Psalm 11 Flight or Faith

Psalm 11 Flight or Faith

Psalm 11 begins with a statement of trust and ends on a promise of love. The counsel to flee has been effectively countered by a “shelter in place” faith. The Lord is in his temple, let the faithful say “Amen.” “Things fall apart” but the Lord is on his throne. The upright in heart are under sniper fire but the Lord has them covered. His devastating counter attack is a firestorm of fiery coals, burning sulfur and a scorching wind. The Lord hates those who love violence and he defends the cause of the righteous. Security, stability, and unshakeable confidence are important, but for the upright in heart there is even more at stake. “God as ‘refuge’ may be sought from motives that are all too self-regarding; but to ‘behold his face’ is a goal in which only love has any interest.”

Psalm 10 Your Will Be Done

Psalm 10  Your Will Be Done  David’s case against the wicked is spurred on by the Lord’s failure to intervene. The psalmist is not naive about the psychology of evil, but he is perplexed by Yahweh’s hiddenness. David paints a picture of raw personal evil.

Christ’s followers are often naive about evil, but the Bible is not. In worship the psalmist profiles the predator and causes us to examine ourselves.

If these sermon length meditations on the psalms are helpful to you, please let me know how I can make them better (dwebster@samford.edu).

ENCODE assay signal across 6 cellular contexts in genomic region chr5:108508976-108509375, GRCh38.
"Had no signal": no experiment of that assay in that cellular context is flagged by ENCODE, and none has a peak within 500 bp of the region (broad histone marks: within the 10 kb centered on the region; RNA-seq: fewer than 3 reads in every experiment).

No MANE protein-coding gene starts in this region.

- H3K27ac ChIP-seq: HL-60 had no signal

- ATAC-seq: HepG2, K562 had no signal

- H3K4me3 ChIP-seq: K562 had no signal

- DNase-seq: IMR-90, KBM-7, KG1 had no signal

Psalm 9 – Your Kingdom Come

Psalm 9  Your Kingdom Come   Christians know that no nation can administer justice and rule the world in righteousness. No ruler can destroy the enemy, deliver the oppressed, and attend to the cry of the afflicted. Politics cannot achieve the righteousness longed for by the image-bearers of God. There is a clash of kingdoms between the kingdom of God and the kingdoms of the world. The nations of the world are set in opposition to the Name that is above every name.

Psalm 8 Mere Mortals

Psalm 8  Mere Mortals  At the heart of this hymn of praise is a question: What is man? David asks and answers this question in an unusual way. Instead of lecturing us, he worships God. Before babies are able to pronounce a single word they “speak loudly and distinctly in commendation of God’s liberality towards the human race” (Calvin). The strategic value of the witness of this psalm points forward to the Incarnate One.